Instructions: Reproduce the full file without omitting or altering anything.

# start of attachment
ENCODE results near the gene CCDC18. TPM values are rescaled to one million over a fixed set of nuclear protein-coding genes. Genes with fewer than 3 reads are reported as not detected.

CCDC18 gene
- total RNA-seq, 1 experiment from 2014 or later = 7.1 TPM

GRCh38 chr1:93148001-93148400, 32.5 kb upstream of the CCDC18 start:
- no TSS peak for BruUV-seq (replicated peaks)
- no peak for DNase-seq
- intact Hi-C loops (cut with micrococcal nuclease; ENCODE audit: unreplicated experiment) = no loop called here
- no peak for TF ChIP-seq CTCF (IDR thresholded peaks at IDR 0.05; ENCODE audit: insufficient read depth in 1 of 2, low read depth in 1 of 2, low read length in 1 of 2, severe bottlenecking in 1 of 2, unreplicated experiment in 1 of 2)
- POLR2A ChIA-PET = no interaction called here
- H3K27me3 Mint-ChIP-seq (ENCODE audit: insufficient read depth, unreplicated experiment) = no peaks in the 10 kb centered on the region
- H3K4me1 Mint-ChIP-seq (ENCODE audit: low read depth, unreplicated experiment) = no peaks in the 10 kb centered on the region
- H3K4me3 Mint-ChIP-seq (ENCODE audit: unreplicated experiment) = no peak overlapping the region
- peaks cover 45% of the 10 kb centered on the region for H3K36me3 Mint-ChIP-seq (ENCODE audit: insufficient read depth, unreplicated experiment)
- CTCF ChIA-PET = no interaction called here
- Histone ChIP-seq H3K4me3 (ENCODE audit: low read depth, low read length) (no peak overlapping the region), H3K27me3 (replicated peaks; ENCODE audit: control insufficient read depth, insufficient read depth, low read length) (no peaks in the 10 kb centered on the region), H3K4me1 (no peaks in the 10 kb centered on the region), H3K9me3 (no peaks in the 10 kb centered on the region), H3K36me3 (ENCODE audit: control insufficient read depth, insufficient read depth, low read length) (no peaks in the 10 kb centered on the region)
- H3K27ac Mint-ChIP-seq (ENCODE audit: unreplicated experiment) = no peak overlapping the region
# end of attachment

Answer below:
ENCODE results near the gene CCDC18. TPM values are rescaled to one million over a fixed set of nuclear protein-coding genes. Genes with fewer than 3 reads are reported as not detected.

CCDC18 gene
- total RNA-seq, 1 experiment from 2014 or later = 7.1 TPM

GRCh38 chr1:93148001-93148400, 32.5 kb upstream of the CCDC18 start:
- no TSS peak for BruUV-seq (replicated peaks)
- no peak for DNase-seq
- intact Hi-C loops (cut with micrococcal nuclease; ENCODE audit: unreplicated experiment) = no loop called here
- no peak for TF ChIP-seq CTCF (IDR thresholded peaks at IDR 0.05; ENCODE audit: insufficient read depth in 1 of 2, low read depth in 1 of 2, low read length in 1 of 2, severe bottlenecking in 1 of 2, unreplicated experiment in 1 of 2)
- POLR2A ChIA-PET = no interaction called here
- H3K27me3 Mint-ChIP-seq (ENCODE audit: insufficient read depth, unreplicated experiment) = no peaks in the 10 kb centered on the region
- H3K4me1 Mint-ChIP-seq (ENCODE audit: low read depth, unreplicated experiment) = no peaks in the 10 kb centered on the region
- H3K4me3 Mint-ChIP-seq (ENCODE audit: unreplicated experiment) = no peak overlapping the region
- peaks cover 45% of the 10 kb centered on the region for H3K36me3 Mint-ChIP-seq (ENCODE audit: insufficient read depth, unreplicated experiment)
- CTCF ChIA-PET = no interaction called here
- Histone ChIP-seq H3K4me3 (ENCODE audit: low read depth, low read length) (no peak overlapping the region), H3K27me3 (replicated peaks; ENCODE audit: control insufficient read depth, insufficient read depth, low read length) (no peaks in the 10 kb centered on the region), H3K4me1 (no peaks in the 10 kb centered on the region), H3K9me3 (no peaks in the 10 kb centered on the region), H3K36me3 (ENCODE audit: control insufficient read depth, insufficient read depth, low read length) (no peaks in the 10 kb centered on the region)
- H3K27ac Mint-ChIP-seq (ENCODE audit: unreplicated experiment) = no peak overlapping the region